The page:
• Animal Motifs: All the characters (both Spectral Knights and Darkling Lords) have an animal symbol (called a "totem") that grants them their powers. They also represent the emotions of the users.
    • Additionally, the staves had dual-image holograms (one image unique to each staff representing its power and the other representing the owner's affiliation). The Spectral Knights' staves had a unicorn, while those of the Darkling Lords had a dragon.
  • Animation Bump: Compared to either The Transformers or My Little Pony 'n Friends (both also Sunbow produced); or any action cartoon at that timenote . It still holds up fairly well too.
  • Animorphism: While the staves had limited charges (and could only be recharged by Merklynn directly, usually in return for doing a quest for him), the Knights and Lords seemed to have unlimited use of the ability to transform into their totem animal. The animal they turn into is the same color as the totem itself (blue for the Spectral Knights, green for the Darkling Lords).
  • Anti-Villain: Cindarr has many traits of anti-villainy. He refuses to kill small animals and thinks it's wrong to break a promise. When Darkstorm wants to reward him with superior intelligence and slaves, a genius!Cindarr says that slavery is morally wrong and free slaves are more productive. He only serve Darkstorm because of the oath of loyalty he was forced to make.
  • Apocalypse How: What Darkstorm inadvertenly invokes by casting a spell of ultimate power when his ego gets the best of him. It turns out to be a spectacular Batman Gambit to send him running to undo his earlier betrayal of Merklynn. The plagues of ruin all undo themselves as soon as Merklynn has his orb back, and the whole thing was banking on someone fool enough to usurp his power being so much of an egomaniac they couldn't resist casting the spell, then come running to Merklynn to fix their mess for them when it looked like they'd started the end of the world.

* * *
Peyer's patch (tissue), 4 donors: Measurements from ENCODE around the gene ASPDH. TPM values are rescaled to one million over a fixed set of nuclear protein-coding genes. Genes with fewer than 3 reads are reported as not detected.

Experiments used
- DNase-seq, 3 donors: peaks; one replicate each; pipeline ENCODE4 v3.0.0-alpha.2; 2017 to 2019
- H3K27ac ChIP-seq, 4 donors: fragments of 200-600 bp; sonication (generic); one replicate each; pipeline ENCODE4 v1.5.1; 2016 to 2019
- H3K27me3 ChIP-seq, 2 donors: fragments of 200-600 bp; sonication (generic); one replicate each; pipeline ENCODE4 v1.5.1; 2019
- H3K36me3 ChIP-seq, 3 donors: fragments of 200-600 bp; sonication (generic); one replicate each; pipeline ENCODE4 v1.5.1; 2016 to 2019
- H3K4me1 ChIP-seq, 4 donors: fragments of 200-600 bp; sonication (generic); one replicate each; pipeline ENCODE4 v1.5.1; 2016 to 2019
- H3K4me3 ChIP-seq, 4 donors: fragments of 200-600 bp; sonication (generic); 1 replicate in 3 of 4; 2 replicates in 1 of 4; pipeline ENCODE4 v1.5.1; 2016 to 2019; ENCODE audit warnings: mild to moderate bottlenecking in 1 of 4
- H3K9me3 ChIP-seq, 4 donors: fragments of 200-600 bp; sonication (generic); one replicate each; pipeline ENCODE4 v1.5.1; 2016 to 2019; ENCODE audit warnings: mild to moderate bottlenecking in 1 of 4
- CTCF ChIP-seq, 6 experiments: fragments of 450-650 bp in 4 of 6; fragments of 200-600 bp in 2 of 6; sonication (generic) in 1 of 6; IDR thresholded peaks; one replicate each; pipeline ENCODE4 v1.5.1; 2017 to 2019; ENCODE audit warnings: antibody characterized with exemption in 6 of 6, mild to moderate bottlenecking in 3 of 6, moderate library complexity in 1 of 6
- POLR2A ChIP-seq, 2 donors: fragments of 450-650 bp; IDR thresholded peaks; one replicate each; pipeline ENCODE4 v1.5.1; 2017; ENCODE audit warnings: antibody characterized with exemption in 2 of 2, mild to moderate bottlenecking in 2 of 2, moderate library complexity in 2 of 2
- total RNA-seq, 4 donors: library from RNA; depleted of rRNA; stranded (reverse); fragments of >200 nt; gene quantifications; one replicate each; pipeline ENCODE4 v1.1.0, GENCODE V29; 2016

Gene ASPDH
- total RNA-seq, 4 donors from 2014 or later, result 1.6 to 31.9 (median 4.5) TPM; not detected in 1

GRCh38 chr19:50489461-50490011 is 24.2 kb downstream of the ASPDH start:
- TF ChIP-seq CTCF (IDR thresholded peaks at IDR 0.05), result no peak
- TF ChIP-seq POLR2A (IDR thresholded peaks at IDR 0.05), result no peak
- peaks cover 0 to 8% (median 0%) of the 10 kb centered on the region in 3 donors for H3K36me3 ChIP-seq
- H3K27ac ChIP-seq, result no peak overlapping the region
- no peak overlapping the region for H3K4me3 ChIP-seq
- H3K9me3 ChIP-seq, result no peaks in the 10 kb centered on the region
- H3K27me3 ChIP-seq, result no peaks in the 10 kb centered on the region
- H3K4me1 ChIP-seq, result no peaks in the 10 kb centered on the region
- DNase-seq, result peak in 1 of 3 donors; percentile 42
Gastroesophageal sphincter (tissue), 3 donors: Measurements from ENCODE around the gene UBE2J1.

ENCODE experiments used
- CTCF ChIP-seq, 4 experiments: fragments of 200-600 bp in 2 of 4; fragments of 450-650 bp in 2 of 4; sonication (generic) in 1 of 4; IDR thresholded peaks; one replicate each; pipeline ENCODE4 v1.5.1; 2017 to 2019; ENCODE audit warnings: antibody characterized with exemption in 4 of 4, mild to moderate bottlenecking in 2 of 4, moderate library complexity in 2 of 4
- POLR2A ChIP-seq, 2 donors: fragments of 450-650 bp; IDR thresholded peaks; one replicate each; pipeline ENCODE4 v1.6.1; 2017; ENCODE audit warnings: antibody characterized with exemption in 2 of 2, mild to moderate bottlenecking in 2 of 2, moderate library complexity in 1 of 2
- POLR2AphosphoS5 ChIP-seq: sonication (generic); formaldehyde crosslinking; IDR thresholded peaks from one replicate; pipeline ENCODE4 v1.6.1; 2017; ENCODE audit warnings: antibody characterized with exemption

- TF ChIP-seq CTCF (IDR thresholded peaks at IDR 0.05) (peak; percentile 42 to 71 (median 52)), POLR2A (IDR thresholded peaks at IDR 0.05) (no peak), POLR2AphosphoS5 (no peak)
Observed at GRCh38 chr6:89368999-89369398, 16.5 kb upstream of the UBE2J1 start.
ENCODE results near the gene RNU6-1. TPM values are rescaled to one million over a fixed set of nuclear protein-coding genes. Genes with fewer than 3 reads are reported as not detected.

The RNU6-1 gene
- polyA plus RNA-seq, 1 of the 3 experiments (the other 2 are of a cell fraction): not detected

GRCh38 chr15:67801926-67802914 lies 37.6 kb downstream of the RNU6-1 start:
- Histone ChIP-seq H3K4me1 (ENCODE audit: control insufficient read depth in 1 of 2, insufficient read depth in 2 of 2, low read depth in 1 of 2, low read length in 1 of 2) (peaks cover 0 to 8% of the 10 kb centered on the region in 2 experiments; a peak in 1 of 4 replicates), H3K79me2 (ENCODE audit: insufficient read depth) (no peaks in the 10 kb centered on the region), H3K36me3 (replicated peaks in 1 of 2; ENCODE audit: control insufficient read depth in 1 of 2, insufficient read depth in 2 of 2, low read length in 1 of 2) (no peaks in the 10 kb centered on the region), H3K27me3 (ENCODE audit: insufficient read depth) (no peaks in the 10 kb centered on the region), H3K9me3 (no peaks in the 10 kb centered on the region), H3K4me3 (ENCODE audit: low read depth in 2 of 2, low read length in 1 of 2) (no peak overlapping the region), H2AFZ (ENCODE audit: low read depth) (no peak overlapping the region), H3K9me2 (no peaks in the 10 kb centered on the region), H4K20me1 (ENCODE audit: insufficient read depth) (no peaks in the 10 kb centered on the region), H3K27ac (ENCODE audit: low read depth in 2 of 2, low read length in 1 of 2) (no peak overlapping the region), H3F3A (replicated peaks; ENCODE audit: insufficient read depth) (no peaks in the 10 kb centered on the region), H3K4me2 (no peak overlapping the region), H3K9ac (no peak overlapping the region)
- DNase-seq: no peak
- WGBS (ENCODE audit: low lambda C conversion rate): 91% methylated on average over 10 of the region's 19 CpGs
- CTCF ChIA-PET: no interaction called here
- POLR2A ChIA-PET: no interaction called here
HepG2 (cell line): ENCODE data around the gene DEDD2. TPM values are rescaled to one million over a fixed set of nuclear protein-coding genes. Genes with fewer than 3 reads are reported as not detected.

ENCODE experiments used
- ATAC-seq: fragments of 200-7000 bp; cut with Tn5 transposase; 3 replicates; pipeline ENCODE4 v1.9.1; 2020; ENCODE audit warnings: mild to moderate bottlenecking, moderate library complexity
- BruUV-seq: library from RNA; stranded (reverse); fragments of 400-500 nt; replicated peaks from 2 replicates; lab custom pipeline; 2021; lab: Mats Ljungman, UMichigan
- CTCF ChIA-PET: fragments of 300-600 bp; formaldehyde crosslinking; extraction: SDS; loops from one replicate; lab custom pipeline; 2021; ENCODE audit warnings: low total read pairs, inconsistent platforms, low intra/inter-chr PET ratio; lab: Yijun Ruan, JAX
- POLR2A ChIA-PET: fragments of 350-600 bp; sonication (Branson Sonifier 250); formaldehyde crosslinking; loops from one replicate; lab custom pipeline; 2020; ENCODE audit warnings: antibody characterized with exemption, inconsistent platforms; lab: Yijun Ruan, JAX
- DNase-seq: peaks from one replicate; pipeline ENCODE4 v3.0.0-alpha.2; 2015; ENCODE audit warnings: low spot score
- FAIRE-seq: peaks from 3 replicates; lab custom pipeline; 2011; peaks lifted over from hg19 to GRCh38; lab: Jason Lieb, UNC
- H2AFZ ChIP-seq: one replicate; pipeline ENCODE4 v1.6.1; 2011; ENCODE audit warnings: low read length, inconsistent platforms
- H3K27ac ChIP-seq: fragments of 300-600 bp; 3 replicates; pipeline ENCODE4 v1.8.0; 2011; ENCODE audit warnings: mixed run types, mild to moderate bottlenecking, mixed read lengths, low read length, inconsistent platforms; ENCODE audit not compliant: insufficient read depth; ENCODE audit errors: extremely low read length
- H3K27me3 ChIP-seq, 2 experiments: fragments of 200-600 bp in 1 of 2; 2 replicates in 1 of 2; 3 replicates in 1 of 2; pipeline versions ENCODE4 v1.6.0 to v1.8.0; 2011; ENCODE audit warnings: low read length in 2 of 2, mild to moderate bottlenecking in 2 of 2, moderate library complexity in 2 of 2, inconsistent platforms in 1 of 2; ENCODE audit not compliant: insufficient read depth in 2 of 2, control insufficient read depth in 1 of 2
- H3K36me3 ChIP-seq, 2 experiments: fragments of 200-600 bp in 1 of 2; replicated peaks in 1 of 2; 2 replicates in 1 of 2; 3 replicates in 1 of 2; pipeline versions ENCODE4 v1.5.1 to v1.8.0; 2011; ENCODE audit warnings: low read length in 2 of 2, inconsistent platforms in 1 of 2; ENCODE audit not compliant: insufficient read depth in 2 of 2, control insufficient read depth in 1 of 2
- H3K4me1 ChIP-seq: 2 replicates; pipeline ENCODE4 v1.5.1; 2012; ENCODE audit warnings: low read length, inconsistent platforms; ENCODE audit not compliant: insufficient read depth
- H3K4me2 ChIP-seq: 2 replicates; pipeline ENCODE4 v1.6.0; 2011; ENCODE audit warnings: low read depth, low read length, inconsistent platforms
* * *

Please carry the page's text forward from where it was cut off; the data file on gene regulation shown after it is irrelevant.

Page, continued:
• Arch-Nemesis: Cryotek and Cindarr. Galadria and Virulina. Ectar and Reekon. They all knew each other before joining their respective factions.
  • Aside Glance: In "Dawn of the Sun Imps", the Hair Imp makes an OK gesture with his fingers toward the camera. He then opens the tomb where his fellow Imps are imprisoned. Merklynn close the tomb's door and locks it. He then turns to the camera, makes an OK gesture with his fingers and winks.
  • The Babies of the Bunch: Arzon and Feryl, as the two youngest members of the regular cast, are portrayed as being more impulsive and idealistic than the other characters.
    • After Arzon agrees to help Ectar in "Honor Among Thieves" despite Ectar warning Arzon about his role and the hazards from it, Ectar good-naturedly rolls his eyes and muses "Oh, to be young and foolish again."
  • Bad Boss: Darkstorm mistreats and yells at his underlings. He even refused to share the spoils of war after taking over the Spectral Knights. Mortdredd, his most loyal servant, receive most of the abuse. However, in one episode, Darkstorm has the ultimate power and wants to reward his most loyal subjects: Mortdredd with servants, Cindarr with superior intelligence and serenity to Cravex. Of course, that didn't stop him from punishing Virulina, Reekon and Lexor just because they think Darkstorm hasn't compensating them enough.
  • Bad Guys Do the Dirty Work: Merklynn's reason for allowing the power of the Visionaries to anyone who managed to make it to his summit regardless of morality. While those akin to the Spectral Knights can be counted on to be honourable and valiant, there are times when the wizard requires less reputable strengths to see his tasks fulfilled, even though the Darkling Lords themselves are awfully treacherous.